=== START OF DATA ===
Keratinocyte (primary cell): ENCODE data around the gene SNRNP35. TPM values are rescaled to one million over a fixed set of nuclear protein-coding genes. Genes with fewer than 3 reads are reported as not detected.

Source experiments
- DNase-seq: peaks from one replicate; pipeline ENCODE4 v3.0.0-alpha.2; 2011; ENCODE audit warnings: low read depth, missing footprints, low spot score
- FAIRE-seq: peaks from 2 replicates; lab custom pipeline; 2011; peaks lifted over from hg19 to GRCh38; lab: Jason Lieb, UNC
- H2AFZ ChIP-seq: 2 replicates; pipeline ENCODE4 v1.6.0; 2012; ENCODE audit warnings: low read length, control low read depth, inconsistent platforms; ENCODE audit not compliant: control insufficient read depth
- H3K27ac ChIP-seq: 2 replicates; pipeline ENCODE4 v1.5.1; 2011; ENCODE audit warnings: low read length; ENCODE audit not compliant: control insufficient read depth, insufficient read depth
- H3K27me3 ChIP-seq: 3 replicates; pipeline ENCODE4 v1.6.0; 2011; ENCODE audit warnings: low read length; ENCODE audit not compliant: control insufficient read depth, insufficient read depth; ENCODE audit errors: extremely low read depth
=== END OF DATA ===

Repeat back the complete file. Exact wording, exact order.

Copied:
Keratinocyte (primary cell): ENCODE data around the gene SNRNP35. TPM values are rescaled to one million over a fixed set of nuclear protein-coding genes. Genes with fewer than 3 reads are reported as not detected.

Source experiments
- DNase-seq: peaks from one replicate; pipeline ENCODE4 v3.0.0-alpha.2; 2011; ENCODE audit warnings: low read depth, missing footprints, low spot score
- FAIRE-seq: peaks from 2 replicates; lab custom pipeline; 2011; peaks lifted over from hg19 to GRCh38; lab: Jason Lieb, UNC
- H2AFZ ChIP-seq: 2 replicates; pipeline ENCODE4 v1.6.0; 2012; ENCODE audit warnings: low read length, control low read depth, inconsistent platforms; ENCODE audit not compliant: control insufficient read depth
- H3K27ac ChIP-seq: 2 replicates; pipeline ENCODE4 v1.5.1; 2011; ENCODE audit warnings: low read length; ENCODE audit not compliant: control insufficient read depth, insufficient read depth
- H3K27me3 ChIP-seq: 3 replicates; pipeline ENCODE4 v1.6.0; 2011; ENCODE audit warnings: low read length; ENCODE audit not compliant: control insufficient read depth, insufficient read depth; ENCODE audit errors: extremely low read depth